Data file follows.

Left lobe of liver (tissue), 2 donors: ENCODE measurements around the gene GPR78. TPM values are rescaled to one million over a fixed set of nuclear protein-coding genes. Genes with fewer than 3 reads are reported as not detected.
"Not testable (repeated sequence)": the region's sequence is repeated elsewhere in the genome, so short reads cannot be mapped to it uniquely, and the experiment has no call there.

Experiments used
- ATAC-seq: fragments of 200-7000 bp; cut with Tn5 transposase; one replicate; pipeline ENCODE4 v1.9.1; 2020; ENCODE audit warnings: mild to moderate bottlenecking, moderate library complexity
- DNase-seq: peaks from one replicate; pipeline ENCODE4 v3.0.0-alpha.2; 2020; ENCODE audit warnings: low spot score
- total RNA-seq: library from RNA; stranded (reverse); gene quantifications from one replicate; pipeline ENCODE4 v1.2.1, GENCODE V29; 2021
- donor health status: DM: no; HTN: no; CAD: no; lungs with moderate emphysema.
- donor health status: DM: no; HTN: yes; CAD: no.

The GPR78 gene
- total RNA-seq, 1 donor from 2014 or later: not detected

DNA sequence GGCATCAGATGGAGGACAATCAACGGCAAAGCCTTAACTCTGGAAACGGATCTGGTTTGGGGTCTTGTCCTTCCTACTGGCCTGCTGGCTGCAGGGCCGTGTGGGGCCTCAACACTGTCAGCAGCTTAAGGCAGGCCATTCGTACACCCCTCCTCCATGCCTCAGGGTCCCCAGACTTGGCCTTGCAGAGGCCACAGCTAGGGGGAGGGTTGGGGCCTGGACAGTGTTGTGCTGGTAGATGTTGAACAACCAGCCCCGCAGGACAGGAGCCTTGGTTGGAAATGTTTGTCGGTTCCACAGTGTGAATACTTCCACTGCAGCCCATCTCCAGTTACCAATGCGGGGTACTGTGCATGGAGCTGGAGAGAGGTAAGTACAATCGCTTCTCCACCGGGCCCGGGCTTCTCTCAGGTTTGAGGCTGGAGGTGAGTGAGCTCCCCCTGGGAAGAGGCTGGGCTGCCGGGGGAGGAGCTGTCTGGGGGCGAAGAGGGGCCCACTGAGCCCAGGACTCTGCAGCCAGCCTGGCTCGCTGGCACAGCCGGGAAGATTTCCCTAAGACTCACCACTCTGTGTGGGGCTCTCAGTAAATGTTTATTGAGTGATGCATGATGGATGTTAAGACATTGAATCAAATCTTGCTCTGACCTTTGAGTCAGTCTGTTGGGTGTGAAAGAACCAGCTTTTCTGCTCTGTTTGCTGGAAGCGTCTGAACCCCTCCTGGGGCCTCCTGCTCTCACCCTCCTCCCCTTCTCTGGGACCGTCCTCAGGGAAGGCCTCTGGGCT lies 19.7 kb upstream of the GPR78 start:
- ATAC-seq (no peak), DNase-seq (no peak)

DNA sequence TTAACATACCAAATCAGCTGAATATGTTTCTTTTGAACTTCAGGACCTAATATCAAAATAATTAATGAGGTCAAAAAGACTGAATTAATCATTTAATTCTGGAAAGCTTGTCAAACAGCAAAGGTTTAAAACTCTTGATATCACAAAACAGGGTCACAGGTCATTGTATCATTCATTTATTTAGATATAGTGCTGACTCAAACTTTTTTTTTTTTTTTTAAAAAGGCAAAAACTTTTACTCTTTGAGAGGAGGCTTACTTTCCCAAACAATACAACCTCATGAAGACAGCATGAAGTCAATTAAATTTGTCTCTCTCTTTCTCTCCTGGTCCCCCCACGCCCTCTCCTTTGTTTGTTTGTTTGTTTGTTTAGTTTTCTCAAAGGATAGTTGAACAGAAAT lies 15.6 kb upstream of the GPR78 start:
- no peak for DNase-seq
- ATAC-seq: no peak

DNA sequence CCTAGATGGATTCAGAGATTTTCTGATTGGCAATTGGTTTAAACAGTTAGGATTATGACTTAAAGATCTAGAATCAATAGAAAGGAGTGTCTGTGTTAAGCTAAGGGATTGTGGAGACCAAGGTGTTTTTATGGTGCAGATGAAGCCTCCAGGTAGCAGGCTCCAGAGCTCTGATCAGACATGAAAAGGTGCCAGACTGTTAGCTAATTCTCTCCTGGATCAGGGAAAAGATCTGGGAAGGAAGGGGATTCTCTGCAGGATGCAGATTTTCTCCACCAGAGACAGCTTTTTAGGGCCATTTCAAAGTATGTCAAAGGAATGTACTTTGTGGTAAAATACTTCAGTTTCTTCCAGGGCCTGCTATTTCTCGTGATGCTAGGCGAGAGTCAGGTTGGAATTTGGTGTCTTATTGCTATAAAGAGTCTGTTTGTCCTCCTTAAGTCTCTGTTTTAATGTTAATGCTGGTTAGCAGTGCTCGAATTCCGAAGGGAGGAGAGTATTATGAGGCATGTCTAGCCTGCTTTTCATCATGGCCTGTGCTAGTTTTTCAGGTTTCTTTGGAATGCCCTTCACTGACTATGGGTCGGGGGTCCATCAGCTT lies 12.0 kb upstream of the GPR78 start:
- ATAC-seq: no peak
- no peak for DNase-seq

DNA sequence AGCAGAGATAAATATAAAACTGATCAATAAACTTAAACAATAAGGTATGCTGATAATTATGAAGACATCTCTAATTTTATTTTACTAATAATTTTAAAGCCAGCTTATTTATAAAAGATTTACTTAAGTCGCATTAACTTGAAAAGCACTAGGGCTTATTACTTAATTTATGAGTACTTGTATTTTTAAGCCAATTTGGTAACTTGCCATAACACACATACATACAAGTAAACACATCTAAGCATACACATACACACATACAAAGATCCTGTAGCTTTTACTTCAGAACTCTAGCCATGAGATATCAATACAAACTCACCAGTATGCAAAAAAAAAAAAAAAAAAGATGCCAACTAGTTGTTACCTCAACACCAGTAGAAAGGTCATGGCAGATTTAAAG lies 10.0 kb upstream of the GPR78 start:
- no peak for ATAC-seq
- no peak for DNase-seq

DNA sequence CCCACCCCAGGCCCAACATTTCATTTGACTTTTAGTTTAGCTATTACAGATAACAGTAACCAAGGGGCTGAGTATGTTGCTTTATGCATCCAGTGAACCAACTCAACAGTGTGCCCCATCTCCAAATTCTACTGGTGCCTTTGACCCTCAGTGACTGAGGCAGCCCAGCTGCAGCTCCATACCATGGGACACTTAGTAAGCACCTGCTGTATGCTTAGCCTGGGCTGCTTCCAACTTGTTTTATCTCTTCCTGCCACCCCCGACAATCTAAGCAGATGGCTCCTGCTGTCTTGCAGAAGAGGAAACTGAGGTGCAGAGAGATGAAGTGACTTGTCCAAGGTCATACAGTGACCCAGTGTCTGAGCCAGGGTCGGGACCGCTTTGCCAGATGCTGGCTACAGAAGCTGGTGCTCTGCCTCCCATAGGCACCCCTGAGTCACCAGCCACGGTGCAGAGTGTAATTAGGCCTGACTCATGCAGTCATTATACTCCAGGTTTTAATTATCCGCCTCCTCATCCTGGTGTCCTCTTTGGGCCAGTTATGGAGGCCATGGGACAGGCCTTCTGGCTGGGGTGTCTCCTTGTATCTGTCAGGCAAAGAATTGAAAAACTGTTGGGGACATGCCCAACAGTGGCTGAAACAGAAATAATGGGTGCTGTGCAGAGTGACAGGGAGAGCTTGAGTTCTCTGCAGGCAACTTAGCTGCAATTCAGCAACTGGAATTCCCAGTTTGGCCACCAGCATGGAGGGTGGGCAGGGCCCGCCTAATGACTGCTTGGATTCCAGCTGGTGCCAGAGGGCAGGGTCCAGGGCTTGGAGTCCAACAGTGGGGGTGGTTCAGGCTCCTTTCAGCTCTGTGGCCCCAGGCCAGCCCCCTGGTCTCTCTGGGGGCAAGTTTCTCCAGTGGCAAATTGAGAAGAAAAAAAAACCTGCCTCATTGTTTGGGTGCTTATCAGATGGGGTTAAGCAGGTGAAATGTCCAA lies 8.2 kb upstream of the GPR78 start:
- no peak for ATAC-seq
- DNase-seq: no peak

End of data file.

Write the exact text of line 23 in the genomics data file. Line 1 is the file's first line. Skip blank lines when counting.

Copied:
- no peak for ATAC-seq